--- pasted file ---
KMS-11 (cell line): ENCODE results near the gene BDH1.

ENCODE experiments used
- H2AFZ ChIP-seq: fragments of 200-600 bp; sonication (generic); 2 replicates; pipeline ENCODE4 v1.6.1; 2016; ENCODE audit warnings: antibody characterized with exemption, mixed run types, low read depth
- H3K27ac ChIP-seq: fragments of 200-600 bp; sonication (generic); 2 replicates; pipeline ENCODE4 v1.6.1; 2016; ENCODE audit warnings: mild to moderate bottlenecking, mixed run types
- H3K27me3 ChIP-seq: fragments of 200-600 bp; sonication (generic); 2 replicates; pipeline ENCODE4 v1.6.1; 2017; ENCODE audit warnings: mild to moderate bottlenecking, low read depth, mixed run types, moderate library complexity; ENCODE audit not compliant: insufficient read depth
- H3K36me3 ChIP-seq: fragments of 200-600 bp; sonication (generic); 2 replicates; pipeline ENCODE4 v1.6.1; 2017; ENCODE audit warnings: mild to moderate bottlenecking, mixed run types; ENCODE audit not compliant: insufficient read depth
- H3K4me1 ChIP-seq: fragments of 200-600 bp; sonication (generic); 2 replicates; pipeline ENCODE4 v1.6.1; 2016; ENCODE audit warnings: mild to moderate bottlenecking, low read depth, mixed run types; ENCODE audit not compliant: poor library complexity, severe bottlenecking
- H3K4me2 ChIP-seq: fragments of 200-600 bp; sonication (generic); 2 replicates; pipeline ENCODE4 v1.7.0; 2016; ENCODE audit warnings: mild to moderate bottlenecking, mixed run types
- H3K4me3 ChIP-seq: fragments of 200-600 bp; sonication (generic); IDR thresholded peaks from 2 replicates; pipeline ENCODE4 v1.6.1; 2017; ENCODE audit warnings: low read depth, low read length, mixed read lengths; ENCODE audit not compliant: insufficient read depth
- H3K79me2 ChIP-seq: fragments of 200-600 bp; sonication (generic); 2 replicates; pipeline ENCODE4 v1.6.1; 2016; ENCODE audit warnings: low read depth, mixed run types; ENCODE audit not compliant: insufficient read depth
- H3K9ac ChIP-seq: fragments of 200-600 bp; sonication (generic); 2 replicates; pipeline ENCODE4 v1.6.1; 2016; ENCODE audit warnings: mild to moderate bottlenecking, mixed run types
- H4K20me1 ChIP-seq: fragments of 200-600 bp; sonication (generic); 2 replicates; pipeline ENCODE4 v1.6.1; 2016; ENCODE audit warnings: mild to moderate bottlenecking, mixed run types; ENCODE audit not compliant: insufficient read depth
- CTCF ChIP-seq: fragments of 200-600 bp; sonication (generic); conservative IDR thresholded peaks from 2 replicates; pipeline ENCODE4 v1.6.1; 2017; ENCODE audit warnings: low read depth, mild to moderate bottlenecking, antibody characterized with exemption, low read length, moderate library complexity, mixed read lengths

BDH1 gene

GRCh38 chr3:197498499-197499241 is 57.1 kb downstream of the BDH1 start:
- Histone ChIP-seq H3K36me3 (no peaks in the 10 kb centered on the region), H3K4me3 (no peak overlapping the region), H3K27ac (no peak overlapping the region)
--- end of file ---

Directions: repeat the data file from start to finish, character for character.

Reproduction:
KMS-11 (cell line): ENCODE results near the gene BDH1.

ENCODE experiments used
- H2AFZ ChIP-seq: fragments of 200-600 bp; sonication (generic); 2 replicates; pipeline ENCODE4 v1.6.1; 2016; ENCODE audit warnings: antibody characterized with exemption, mixed run types, low read depth
- H3K27ac ChIP-seq: fragments of 200-600 bp; sonication (generic); 2 replicates; pipeline ENCODE4 v1.6.1; 2016; ENCODE audit warnings: mild to moderate bottlenecking, mixed run types
- H3K27me3 ChIP-seq: fragments of 200-600 bp; sonication (generic); 2 replicates; pipeline ENCODE4 v1.6.1; 2017; ENCODE audit warnings: mild to moderate bottlenecking, low read depth, mixed run types, moderate library complexity; ENCODE audit not compliant: insufficient read depth
- H3K36me3 ChIP-seq: fragments of 200-600 bp; sonication (generic); 2 replicates; pipeline ENCODE4 v1.6.1; 2017; ENCODE audit warnings: mild to moderate bottlenecking, mixed run types; ENCODE audit not compliant: insufficient read depth
- H3K4me1 ChIP-seq: fragments of 200-600 bp; sonication (generic); 2 replicates; pipeline ENCODE4 v1.6.1; 2016; ENCODE audit warnings: mild to moderate bottlenecking, low read depth, mixed run types; ENCODE audit not compliant: poor library complexity, severe bottlenecking
- H3K4me2 ChIP-seq: fragments of 200-600 bp; sonication (generic); 2 replicates; pipeline ENCODE4 v1.7.0; 2016; ENCODE audit warnings: mild to moderate bottlenecking, mixed run types
- H3K4me3 ChIP-seq: fragments of 200-600 bp; sonication (generic); IDR thresholded peaks from 2 replicates; pipeline ENCODE4 v1.6.1; 2017; ENCODE audit warnings: low read depth, low read length, mixed read lengths; ENCODE audit not compliant: insufficient read depth
- H3K79me2 ChIP-seq: fragments of 200-600 bp; sonication (generic); 2 replicates; pipeline ENCODE4 v1.6.1; 2016; ENCODE audit warnings: low read depth, mixed run types; ENCODE audit not compliant: insufficient read depth
- H3K9ac ChIP-seq: fragments of 200-600 bp; sonication (generic); 2 replicates; pipeline ENCODE4 v1.6.1; 2016; ENCODE audit warnings: mild to moderate bottlenecking, mixed run types
- H4K20me1 ChIP-seq: fragments of 200-600 bp; sonication (generic); 2 replicates; pipeline ENCODE4 v1.6.1; 2016; ENCODE audit warnings: mild to moderate bottlenecking, mixed run types; ENCODE audit not compliant: insufficient read depth
- CTCF ChIP-seq: fragments of 200-600 bp; sonication (generic); conservative IDR thresholded peaks from 2 replicates; pipeline ENCODE4 v1.6.1; 2017; ENCODE audit warnings: low read depth, mild to moderate bottlenecking, antibody characterized with exemption, low read length, moderate library complexity, mixed read lengths

BDH1 gene

GRCh38 chr3:197498499-197499241 is 57.1 kb downstream of the BDH1 start:
- Histone ChIP-seq H3K36me3 (no peaks in the 10 kb centered on the region), H3K4me3 (no peak overlapping the region), H3K27ac (no peak overlapping the region)